Blue Bolt #3 (August 1940) pencils and inks by Joe Simon
Although Simon and Kirby did 10 issues of Blue Bolt, they only provided 2 covers. The cover for Blue Bolt #3 is based on a panel from the story that also was done by Joe and it in turn was a swipe from Flash Gordon by Alex Raymond (Art by Joe Simon, Chapter 4, Footnote). But none of them could be described as close copies. For the cover Simon takes an extremely low view point so that we can see the sole of his boot. The men that Blue Bolt is leading appear to be coming over a ridge through a narrow pass.
Blue Bolt #3 (August 1940) page 10, pencils and inks by Joe Simon
The same Blue Bolt figure appears in panel 3 of page 10. The view point is a little higher than on the cover but still rather low. The background figures are not the same and in the story we can see the soldiers as they advance over a plain. But the story panel still has the narrow pass.
Blue Bolt #3 (August 1940) page 6, pencils and inks by Joe Simon
Most of the panels on page 10 are distant views which make it harder to see how far Joe’s art has advanced. Page 6 provides closer views allowing that better show his artistic improvement. Simon’s work had already been steadily improving but working with Kirby probably helped.
There is a regular improvement as well in the quality of the writing in the first three issues of Blue Bolt. Actually the story for BB #3 is greatly advanced over BB #2. Was this due to Joe learning as he went? Or is it possible that the script was written by someone else? I doubt if Kirby had anything to do with the improvement as his contribution to BB #3 seems so small (see below). In the future most stories would be written by others after which Joe and Jack would rewrite them to give their stories the special Simon and Kirby quality.
Blue Bolt #3 (August 1940) page 1, pencils by Jack Kirby, inks by Joe Simon
Although the splash panel credits Joe Simon alone, Jack Kirby drew the first page and two other (pages 2 and 7). Whatever their working arrangement was it seems clear that it was not the full partnership that would exist later. Kirby provides even fewer pages for Blue Bolt #3 that he had for BB #2. While Kirby inked his own pages for BB #2 it was Simon that inked Kirby’s pages for BB #3. So Kirby’s contribution had actually diminished.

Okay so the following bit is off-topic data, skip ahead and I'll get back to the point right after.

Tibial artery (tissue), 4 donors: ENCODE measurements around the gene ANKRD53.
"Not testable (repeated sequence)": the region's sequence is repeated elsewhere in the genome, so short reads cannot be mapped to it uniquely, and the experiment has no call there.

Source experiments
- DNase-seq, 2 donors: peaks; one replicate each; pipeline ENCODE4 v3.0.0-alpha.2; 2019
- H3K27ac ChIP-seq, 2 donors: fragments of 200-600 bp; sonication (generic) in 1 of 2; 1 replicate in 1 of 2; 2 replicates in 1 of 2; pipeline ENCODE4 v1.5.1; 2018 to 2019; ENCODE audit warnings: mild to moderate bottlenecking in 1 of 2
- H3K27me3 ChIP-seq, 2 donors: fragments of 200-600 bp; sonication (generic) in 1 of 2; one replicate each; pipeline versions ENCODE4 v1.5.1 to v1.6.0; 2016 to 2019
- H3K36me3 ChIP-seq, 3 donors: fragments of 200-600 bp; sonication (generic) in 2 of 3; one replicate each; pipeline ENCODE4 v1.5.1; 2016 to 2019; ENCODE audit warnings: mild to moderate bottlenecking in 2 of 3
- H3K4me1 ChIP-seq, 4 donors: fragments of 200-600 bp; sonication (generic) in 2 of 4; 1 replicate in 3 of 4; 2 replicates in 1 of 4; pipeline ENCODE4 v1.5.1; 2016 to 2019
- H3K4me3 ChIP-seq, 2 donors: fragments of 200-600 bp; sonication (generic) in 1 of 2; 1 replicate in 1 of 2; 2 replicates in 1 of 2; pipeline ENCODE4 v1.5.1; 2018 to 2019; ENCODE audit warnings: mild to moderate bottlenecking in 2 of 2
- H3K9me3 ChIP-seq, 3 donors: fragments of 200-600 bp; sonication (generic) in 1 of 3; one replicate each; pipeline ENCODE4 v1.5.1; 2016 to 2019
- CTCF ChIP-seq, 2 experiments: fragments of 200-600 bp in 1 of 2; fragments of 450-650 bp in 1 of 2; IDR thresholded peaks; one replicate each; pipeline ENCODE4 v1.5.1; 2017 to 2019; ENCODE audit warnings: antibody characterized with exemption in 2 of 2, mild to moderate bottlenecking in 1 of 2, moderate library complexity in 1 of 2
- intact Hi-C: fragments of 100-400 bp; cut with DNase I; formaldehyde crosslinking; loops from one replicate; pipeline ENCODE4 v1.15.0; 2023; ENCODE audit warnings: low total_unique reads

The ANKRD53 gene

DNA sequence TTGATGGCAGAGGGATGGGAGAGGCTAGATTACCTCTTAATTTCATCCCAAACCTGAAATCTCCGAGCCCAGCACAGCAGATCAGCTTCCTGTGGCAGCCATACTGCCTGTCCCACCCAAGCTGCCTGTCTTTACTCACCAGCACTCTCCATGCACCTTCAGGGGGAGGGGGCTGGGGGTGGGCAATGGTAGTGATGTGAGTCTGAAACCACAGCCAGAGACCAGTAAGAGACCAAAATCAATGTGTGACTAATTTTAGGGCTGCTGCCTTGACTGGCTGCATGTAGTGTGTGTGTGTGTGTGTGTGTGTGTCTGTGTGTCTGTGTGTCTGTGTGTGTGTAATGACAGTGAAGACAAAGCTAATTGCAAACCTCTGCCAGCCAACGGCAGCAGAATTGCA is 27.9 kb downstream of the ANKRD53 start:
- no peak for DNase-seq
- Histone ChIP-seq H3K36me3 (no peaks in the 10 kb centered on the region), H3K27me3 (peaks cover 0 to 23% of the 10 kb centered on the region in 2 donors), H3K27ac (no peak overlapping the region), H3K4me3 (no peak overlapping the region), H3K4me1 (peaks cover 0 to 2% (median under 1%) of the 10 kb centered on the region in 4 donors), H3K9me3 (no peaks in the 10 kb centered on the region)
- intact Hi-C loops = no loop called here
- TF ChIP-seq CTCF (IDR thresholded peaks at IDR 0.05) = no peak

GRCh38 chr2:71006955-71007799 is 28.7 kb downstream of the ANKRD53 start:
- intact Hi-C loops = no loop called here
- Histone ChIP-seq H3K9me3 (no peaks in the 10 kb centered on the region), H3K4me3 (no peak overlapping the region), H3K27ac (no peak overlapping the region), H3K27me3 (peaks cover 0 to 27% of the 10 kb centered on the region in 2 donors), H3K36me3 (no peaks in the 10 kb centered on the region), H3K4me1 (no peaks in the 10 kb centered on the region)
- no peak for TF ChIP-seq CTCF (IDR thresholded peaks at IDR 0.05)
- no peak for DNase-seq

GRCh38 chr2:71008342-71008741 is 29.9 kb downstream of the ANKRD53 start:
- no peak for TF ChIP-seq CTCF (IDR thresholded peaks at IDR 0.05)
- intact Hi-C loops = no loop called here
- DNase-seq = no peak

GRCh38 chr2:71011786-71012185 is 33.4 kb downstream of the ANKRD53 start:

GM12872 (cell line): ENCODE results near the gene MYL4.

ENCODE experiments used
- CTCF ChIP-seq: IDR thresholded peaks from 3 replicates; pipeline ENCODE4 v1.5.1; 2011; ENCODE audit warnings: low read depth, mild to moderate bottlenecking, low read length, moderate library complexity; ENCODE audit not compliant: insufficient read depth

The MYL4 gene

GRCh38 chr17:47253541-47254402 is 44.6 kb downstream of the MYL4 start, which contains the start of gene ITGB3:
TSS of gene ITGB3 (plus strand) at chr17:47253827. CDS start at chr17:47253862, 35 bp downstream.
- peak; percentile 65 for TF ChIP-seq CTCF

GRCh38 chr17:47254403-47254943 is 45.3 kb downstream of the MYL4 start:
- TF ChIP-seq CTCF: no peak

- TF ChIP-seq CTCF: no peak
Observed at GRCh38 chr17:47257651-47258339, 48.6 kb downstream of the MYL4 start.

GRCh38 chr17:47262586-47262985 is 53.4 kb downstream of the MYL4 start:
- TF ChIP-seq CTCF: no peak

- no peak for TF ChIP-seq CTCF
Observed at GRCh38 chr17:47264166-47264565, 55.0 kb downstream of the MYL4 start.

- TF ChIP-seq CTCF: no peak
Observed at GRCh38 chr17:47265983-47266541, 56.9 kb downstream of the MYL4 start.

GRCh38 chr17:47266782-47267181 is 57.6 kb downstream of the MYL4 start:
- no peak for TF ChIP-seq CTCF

Blue Bolt #3 (August 1940) page 7, pencils by Jack Kirby, inks by Joe Simon
Joe Simon became quite good at inking Jack Kirby’s pencils. So good that it is often difficult to determine who providing the inking. But for BB #3 Joe’s hand is revealed by his handling of eyes and eyebrows which are merged into one angular form. In the previous chapter I suggested someone other than Joe or Jack inked the cover to Champion #9 (July 1940). Now seeing pages from BB #3 like the one shown above I realize that cover was in fact inked by Simon. Note the smooth and stylized folds on the clothing which are like those found on the Champion #9 cover.
Champion #10 (August 1940) pencils by Jack Kirby, inks by Joe Simon
While there is disagreement on what credits should be applied to the art for the covers of Champion #8 (June 1940) and #9 (July 1940) it is pretty much agreed that Kirby drew the Champion #10 cover. Jack is already showing some of his typical traits such as the hero’s unruly hair, the use of exaggerated perspective and a running stride that is more impressive than realistic.
The lettering for Blue Bolt #3 is different from that of BB #1 (by Joe Simon) or BB #2 (by an unidentified letterer). Absent from BB #3 are Simon’s rather unique ‘W’, Kirby’s special horseshoe shaped ‘U’ or BB #2 letterer’s unusual ‘E’. The BB #3 letterer uses a special ‘G’ with a long straight segment that pushes the horizontal bar to a great height. The angular ‘J’ is also unusual but that is not a commonly used letter. Other letters to note are the ‘W’ and ‘M’ where the inner angle does not extend as far as the outer leg segments. Further the ‘M’ has vertical outer lines.
Prize Comics #7 (December 1940) “The Black Owl” letters by Howard Ferguson
Some have suggested that Howard Ferguson did the lettering for BB #3. The timing is certainly possible because at that time Joe Simon had left Fox to become Timely’s first editor where Howard Ferguson was working. I have discussed Ferguson’s lettering (Some Lettering by Howard Ferguson) and I include above an example of his work from just a few months later. They do not look like the same letterer to me. Note the very different forms for the letters ‘C’, ‘G’, ‘J’, ‘K’, ‘M’, and ‘W’. Some have argued that at Ferguson had just begun to do lettering at this time and his work was not initially as professional as it would be later. The suggestion has been made that the unusual double line border to the captions found in BB #3 (see above images) is a Ferguson trademark. However as we will see in a future chapter Ferguson was not the only one using this special caption border.
When I started this serial post my intentions were to concentrate on Blue Bolt using it to show the beginnings of the Simon and Kirby collaboration. However I find myself referring more and more to sources outside of that title to clarify what is going on. So I have decided to make this a serial post on the early stages of the Simon and Kirby team up with Blue Bolt as just one of the comics included in the discussion. My new plan is to examine Simon and Kirby up to the creation of Captain America. The first two chapters have been re-titled accordingly but otherwise remain unchanged.